February 13, 2013
Interviewed by: David Snow
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Evolving LP Attitudes Toward Emerging Markets

Adiba Ighodaro, Director of Investor Development at global private equity firm Actis, gives an overview of changing LP attitudes toward the emerging markets, Actis’ focus. She discusses the shifting focus among LPs from perceived political risk to more practical risks like company management. Ighodaro also describes the knowledge her firm can bring to portfolio companies in one region that was learned in another.

Adiba Ighodaro, Director of Investor Development at global private equity firm Actis, gives an overview of changing LP attitudes toward the emerging markets, Actis’ focus. She discusses the shifting focus among LPs from perceived political risk to more practical risks like company management. Ighodaro also describes the knowledge her firm can bring to portfolio companies in one region that was learned in another.

Privcap: Do you find that LPs believe they need to be more aggressive in allocating to emerging markets private equity?

Adiba Ighodaro, Actis: When you ask the question, should LPs be more aggressive, less aggressive, I think it’s absolutely here to stay– that having a well constructed private equity portfolio must include having exposure to economies that are dominating the global economy, economies that, over the long term, will continue to grow, and economies where you’re still playing catch up in terms of investing in certain types of businesses or industries.

So you’ve got that opportunity to generate outsized returns. And there are many firms that do this benchmarking. Cambridge Associates is one of them. And they’ve got data that shows that over the three year or five year period, 50, emerging markets, private equity, has outperformed US private equity. So I think certainly, what I’m seeing some investors is a sense of help us determine what is the best mix to have.

Privcap: What commonalities does Actis benefit from as it invests across many different emerging markets?

Ighodaro: Certainly, in the power sector– I don’t know if you’ve ever walked around a power generation plant, but it’s a plant, it’s a plant, it’s a plant. It doesn’t really matter where it is. It’s exactly the same sorts of dynamics, same sort of contracts, long term contracts that you’re generating against. And actually, the exits are the same– the ability to aggregate individual assets into a business and then sell that to a strategic. You could do that on a sub-regional basis. You could do it on a broader basis.

But in the private equity business, you’re investing in companies that are at different stages of their life cycle. But if you look across the emerging markets, you’re investing against two major themes. And one of the major themes that everybody talks about, but is absolutely the case, is the rise in personal wealth and income and the consumer– the consumer theme.

And consumers are the same– I’m from Africa. Consumers are the same everywhere. They want the same things. They aspire to the same things. That has been, in fact, increased through the internet and just general globalization, where aspirationally, consumers are aspiring to the same things.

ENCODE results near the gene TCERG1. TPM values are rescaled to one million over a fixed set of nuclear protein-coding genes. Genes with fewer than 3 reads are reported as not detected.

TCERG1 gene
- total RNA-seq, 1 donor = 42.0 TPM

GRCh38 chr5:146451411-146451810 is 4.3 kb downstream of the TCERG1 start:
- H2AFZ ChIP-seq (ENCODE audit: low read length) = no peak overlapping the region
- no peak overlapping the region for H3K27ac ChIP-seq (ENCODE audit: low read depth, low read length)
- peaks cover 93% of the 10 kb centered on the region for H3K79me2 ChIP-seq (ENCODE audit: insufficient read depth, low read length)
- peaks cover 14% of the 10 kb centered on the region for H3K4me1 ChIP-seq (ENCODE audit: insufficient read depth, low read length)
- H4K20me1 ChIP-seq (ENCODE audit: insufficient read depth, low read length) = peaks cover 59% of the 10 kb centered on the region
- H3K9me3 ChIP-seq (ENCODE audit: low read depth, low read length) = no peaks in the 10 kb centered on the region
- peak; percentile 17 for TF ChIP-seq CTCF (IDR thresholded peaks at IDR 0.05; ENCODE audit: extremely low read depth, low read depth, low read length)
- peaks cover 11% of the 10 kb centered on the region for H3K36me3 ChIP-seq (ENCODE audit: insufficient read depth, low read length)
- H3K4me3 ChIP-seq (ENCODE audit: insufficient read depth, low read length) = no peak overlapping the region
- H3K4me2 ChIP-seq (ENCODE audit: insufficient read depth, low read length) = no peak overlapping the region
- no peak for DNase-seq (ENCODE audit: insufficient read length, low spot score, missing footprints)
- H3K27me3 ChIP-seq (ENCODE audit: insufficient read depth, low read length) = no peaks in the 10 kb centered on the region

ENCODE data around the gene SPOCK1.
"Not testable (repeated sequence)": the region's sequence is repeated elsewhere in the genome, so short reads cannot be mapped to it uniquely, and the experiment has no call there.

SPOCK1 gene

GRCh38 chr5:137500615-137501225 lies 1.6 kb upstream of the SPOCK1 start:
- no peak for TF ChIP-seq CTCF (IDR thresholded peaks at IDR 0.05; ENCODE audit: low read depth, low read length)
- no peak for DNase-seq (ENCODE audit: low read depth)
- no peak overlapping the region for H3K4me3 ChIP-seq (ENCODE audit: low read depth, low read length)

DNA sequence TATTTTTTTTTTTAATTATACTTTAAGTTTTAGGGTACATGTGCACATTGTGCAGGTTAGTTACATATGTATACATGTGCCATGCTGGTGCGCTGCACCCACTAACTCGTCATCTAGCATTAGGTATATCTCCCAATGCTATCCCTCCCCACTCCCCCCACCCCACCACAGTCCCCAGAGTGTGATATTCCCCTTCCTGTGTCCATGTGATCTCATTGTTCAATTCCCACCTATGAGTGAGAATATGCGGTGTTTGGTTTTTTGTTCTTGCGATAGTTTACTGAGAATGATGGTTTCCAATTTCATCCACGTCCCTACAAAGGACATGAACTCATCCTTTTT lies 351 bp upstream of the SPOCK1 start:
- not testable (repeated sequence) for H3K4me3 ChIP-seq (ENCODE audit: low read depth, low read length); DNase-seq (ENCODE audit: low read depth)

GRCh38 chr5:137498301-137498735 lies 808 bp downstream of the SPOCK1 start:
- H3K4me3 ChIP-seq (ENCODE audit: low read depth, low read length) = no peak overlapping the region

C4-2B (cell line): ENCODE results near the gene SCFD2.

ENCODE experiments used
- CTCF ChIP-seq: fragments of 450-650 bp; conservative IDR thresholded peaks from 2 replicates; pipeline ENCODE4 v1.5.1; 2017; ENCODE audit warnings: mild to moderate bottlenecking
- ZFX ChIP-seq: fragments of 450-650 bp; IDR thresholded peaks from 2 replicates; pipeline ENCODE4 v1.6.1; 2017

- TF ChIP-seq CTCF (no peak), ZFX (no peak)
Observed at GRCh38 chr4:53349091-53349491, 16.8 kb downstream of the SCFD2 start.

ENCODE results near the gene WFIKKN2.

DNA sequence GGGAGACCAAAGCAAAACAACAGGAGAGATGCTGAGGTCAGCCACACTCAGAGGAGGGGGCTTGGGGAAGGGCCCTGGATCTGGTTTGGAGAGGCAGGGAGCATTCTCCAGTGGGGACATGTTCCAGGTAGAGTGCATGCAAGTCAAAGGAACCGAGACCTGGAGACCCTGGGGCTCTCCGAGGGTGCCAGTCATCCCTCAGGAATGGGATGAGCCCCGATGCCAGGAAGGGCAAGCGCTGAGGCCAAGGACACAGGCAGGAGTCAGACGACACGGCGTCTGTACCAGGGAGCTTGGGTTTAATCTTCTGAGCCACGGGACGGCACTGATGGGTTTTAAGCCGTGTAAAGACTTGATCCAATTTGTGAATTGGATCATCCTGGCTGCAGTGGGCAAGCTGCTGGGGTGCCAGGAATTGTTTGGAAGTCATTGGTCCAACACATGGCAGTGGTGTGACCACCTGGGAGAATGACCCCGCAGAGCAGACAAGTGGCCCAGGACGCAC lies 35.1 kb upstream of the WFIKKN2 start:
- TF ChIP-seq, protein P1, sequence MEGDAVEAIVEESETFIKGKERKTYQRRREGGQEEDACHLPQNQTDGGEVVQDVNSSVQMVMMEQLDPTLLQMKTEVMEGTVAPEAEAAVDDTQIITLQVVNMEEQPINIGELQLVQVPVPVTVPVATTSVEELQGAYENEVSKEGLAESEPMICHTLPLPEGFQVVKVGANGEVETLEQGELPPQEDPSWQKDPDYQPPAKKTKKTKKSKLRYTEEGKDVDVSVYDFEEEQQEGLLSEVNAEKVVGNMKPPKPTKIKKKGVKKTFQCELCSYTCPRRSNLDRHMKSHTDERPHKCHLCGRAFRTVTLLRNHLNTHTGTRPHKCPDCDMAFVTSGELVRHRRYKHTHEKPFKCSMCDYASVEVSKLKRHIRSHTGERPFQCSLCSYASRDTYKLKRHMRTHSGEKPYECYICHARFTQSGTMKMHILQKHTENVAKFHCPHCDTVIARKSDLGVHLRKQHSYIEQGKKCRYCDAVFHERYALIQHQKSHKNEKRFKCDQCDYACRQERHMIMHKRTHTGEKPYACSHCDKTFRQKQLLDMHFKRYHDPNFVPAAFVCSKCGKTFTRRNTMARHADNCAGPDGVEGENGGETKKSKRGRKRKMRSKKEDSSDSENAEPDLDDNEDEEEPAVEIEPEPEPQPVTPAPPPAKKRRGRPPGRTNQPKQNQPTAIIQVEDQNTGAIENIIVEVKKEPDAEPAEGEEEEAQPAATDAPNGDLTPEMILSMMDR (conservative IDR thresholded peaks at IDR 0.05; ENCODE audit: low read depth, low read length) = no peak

If you’ve invested very successfully in a business that’s producing personal care products at a certain stage in its life cycle, it is a very similar business to one that’s investing in a market where you’ve got, perhaps, less competition and it’s starting from a slightly lower base. But it’s a similar thing. You’re investing against the same sort of theme– the consumer and the rise in disposable income.

Privcap: How have traditional LP worries about the emerging markets evolved recently?

Ighodaro: Well, you still meet a lot of LPs who worry about all the standard things– political risk, currency risk, corruption. But I have to say that it’s been quite encouraging that the conversations that I have with investors today gloss over that quite quickly.

So it’s political risk, certainly, and particularly– you look across Africa, and Africa is a continent with many countries. But there’s always something happening. And clearly, we’ve had the Arab Spring in North Africa. So that has resurfaced. Political risk has resurfaced as a risk.

But I’m finding conversations with investors much more quickly move on to an appreciation of what the real risk, from our perspective, is, which is really just is management. It always boils down to do you have the right management? Do you have an adequate management team in place, which is a risk, which we work very hard to it.

But at the same time, as I remind my colleagues, it’s also the opportunity, because if you’re investing in businesses that have become quite successful in their own domestic market with a half cooked management team, you can supplement that. You can bring your industry operating expertise and very quickly make a step change in terms of the performance of that company.

So I think– and clearly, when you look at us, we invest quite a bit in Africa. And if I think through the questions that come up time and time again, it is about corruption. It is about political risk. But I think people understand that today, whereas before, it was much more difficult– that you can operate in a way without corruption. You can operate– you have greater stability around the trend, deregulation, and opening up of economies than historically people thought because of watching all the bad news that always gets more airtime than the good news.

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